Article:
Civil Society Coalition Fact Finding Team and Omega Research Foundation have sent a letter of objection regarding FIFA’s response to the tragedy that occurred at the Kanjuruhan Stadium, Malang.
Considering that the Kanjuruhan Stadium Tragedy has killed up to 132 people and injured 600 people, according to government data, this tragedy is labeled as the second deadliest football tragedy after the Estadio Nacional tragedy in Peru. This was due to the negligence of the Police and the Military in controlling the crowds that kept happening repeatedly.
The actions of the apparatus violated Section 2 of the UN Human Rights Guidance on Less-Lethal Weapons in Law Enforcement, such as the principles of necessity, proportionality, legality, and precaution, as well as Article 19 letter (b) FIFA Stadium Safety and Security Regulations. Although the two regulations are only a guide, the government should be able to include these points in the National regulations.
In addition, we also highlight that FIFA has a Human Rights Approach & Policy that football organizations should comply with, as well as by FIFA itself. Four points are clearly written in the FIFA Human Rights Program to prevent human rights violations. If these violations occur, several points can be implemented, including in the third and fourth points, namely: a) developing a risk assessment of human rights violations, developing mitigation strategies for risks covering topics of labor rights, anti-discrimination, press freedom, and freedom of expression; b) establish and implement a grievance mechanism and work to ensure remediation where adverse impacts have occurred, including reporting the results of investigations or inquiries into violations that have occurred.
In addition, based on the initial findings of the Civil Society Coalition TPF, we suspect that there has been an intentional and systematic act of violence by the security forces that does involve not only field actors but also other actors with higher positions who should be legally responsible. Furthermore, we consider that several provisions of the internal police regulations have been violated, such as National Police Chief Regulation (Perkapolri) No. 8 of 2009 concerning the Implementation of Human Rights Principles and Standards in Performing the Duties of the Indonesian National Police, Perkapolri No. 1 of 2009 concerning the Use of Force in the Actions of the Police and the National Police Chief No. 16 of 2006 concerning Crowd Control.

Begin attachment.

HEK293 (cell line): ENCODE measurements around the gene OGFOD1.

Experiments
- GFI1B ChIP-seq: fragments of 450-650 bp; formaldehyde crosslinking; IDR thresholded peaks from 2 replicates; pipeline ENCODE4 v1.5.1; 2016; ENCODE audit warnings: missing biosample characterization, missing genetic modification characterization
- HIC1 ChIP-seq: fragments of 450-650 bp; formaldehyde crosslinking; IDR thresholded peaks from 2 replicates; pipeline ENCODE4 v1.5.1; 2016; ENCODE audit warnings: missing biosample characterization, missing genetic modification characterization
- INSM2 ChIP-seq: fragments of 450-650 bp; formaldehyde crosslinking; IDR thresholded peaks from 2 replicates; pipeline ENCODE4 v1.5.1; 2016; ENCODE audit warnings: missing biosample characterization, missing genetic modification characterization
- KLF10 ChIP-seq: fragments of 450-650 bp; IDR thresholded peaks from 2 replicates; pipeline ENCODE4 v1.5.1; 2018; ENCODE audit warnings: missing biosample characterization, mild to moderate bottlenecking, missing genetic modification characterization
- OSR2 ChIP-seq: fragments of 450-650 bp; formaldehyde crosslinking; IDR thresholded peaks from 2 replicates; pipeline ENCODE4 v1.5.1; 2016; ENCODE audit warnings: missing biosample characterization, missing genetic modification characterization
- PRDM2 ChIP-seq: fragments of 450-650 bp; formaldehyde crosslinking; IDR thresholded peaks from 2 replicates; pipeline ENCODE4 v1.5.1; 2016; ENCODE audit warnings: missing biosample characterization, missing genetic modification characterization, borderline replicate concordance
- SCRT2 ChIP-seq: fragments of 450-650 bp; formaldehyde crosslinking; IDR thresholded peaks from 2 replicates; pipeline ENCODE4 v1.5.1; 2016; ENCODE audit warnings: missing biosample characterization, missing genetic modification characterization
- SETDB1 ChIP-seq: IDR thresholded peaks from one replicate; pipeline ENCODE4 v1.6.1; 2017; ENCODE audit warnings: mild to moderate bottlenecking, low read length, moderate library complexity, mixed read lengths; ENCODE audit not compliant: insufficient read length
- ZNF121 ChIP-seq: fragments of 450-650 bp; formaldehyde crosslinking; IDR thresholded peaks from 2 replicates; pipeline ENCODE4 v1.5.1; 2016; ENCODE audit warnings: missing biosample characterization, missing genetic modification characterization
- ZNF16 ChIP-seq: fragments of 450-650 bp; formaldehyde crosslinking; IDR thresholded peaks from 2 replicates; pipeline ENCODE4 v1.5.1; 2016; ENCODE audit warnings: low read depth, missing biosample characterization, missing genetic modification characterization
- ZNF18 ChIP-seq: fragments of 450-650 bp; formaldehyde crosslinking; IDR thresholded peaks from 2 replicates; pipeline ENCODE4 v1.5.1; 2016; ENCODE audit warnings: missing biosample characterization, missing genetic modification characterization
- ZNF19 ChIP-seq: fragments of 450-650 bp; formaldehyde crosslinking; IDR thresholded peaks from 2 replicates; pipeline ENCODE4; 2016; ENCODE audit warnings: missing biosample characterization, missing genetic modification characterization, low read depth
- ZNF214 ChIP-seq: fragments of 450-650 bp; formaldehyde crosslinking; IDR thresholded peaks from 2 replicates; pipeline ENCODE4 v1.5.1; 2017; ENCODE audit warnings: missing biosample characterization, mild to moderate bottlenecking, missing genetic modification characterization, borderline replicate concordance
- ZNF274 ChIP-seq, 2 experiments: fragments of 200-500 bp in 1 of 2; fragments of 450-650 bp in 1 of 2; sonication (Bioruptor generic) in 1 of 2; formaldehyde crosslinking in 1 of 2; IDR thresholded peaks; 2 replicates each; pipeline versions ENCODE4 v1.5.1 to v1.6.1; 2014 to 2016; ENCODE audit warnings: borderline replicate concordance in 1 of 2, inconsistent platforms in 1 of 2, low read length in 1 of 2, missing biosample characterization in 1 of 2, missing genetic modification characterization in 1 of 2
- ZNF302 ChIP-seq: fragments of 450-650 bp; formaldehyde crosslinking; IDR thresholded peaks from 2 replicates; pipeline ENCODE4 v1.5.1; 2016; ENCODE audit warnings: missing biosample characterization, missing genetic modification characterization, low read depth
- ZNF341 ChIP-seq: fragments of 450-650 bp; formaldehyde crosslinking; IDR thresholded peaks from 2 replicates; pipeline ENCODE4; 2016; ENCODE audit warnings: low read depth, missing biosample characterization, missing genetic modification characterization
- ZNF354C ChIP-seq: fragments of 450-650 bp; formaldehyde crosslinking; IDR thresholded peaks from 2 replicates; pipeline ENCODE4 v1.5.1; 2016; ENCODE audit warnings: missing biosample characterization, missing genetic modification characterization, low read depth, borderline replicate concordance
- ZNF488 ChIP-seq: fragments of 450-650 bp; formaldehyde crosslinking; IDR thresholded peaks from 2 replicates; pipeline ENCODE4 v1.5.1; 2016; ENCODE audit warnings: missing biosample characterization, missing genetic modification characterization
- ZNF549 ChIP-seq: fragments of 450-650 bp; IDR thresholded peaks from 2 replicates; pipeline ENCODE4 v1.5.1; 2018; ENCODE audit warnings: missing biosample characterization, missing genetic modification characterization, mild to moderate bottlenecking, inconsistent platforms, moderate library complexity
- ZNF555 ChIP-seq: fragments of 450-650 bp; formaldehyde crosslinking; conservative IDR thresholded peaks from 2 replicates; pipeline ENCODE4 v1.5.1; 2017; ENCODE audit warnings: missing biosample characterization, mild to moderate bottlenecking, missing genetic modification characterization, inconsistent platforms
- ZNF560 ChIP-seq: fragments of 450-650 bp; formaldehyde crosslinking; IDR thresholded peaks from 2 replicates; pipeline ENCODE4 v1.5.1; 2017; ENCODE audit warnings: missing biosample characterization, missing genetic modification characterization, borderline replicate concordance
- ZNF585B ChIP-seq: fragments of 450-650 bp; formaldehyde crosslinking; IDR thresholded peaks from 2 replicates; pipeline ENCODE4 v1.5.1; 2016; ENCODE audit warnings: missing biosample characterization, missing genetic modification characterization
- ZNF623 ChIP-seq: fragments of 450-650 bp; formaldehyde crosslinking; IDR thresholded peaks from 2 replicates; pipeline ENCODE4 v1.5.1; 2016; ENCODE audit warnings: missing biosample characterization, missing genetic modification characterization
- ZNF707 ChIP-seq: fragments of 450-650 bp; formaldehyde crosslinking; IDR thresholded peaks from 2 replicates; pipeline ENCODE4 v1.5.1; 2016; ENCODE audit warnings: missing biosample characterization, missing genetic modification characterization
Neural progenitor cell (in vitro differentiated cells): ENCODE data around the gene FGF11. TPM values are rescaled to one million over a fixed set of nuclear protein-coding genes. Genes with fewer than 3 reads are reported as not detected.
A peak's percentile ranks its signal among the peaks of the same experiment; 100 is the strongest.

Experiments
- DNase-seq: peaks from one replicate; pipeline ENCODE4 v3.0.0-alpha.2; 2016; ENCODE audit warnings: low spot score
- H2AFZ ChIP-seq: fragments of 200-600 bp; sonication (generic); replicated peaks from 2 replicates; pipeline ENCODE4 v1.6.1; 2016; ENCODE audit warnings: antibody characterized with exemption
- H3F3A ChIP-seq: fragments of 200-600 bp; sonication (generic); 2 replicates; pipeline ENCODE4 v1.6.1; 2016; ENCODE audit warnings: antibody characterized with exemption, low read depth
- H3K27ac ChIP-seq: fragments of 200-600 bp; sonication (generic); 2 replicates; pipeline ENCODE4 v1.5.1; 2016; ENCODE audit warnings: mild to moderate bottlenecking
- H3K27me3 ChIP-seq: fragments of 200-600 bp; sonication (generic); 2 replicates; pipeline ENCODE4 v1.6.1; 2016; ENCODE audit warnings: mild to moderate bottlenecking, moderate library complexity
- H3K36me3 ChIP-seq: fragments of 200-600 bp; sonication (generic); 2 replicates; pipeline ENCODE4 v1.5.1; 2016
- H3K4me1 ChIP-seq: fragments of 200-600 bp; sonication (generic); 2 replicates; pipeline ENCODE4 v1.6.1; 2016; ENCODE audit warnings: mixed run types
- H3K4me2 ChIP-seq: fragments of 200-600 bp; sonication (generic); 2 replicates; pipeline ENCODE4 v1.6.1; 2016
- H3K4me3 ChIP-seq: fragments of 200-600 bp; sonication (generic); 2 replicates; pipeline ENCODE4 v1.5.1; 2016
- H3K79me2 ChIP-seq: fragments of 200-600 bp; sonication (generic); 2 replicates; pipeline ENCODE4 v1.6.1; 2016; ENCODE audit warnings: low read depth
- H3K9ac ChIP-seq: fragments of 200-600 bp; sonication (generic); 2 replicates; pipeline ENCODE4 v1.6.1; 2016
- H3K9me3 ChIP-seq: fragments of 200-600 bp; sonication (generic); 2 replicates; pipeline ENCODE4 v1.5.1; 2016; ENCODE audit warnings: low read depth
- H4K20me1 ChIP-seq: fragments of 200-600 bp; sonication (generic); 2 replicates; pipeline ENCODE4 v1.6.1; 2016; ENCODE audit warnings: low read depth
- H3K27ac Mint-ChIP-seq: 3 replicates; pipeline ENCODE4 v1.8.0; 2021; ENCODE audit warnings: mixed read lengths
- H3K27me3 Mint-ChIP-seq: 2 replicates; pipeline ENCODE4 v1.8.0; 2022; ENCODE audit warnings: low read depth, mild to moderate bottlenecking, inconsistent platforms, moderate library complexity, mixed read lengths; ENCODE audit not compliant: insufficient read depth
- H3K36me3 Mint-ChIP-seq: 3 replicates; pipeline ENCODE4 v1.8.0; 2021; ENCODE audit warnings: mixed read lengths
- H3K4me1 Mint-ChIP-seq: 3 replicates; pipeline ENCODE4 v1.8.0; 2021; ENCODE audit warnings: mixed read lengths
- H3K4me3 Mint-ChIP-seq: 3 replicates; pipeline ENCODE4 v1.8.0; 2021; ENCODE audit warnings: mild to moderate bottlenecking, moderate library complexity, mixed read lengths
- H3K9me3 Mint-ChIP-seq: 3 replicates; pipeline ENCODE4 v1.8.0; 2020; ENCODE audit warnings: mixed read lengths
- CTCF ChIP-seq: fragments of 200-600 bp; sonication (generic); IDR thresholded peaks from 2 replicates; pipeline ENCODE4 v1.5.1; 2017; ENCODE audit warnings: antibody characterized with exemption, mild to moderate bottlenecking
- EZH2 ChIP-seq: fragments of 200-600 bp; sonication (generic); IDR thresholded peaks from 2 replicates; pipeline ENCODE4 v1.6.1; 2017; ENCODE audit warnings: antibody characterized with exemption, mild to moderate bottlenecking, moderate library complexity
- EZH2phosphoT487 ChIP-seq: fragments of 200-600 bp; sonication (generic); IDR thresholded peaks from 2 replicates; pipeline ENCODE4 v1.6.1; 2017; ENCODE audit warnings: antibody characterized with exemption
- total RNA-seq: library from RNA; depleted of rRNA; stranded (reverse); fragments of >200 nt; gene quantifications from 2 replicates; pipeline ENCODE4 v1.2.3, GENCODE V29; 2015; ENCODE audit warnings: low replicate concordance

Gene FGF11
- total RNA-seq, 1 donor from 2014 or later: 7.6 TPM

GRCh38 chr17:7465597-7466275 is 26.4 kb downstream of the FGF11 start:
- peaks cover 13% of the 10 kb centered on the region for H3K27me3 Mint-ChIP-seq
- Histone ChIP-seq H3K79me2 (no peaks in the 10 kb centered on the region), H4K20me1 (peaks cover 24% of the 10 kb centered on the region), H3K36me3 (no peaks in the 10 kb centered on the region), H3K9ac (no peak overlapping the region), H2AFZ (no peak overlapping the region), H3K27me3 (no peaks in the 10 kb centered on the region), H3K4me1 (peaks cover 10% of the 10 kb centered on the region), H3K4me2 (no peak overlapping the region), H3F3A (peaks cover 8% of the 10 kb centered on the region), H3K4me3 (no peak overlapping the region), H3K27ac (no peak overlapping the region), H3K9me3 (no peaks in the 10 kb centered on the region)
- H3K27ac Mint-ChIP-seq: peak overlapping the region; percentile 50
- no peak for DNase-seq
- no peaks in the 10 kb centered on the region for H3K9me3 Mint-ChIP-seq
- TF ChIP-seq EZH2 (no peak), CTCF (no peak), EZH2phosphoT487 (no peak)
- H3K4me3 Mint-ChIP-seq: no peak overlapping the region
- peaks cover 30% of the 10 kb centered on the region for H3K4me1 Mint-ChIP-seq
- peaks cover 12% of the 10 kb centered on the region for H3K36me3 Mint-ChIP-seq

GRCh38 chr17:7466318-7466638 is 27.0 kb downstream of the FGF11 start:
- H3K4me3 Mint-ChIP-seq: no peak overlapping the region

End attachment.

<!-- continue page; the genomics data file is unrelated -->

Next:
Currently, the Government has formed a fact-finding team to investigate the Kanjuruhan tragedy. Still, the team is also filled with elements of the police and military who are feared that this will interfere with the independence of the team’s work. Six suspects have been named to date, but the determination has not yet attracted a high-ranking official with high power in this tragedy.
We are aware of the lobbying between the Indonesian government mandated by the President of Indonesia through the Minister of State-Owned Enterprises, Erick Thohir, to FIFA. After the lobbying, FIFA responded without providing any sanctions or indications of alleged human rights violations. However, we also know this decision is not yet a final FIFA decision because the FIFA President has not yet given an official statement regarding the Kanjuruhan Stadium incident. Therefore, TPF Civil Society Coalition, along with other international organizations, will continue to encourage FIFA and send letters of urging so that FIFA can immediately provide a firm response to the situation without any political or business elements.
FIFA should take the issue of police brutality seriously and need to get strict sanctions because, in its statutes, FIFA forgets about organizations that respect international human rights standards and will provide a means of complaint and ensure an effective remedy.
Therefore, we urge FIFA and the Government of Indonesia to:
Jakarta 12 October 2022
Civil Society Coalition Fact Finding Team
The open letter can be viewed at the link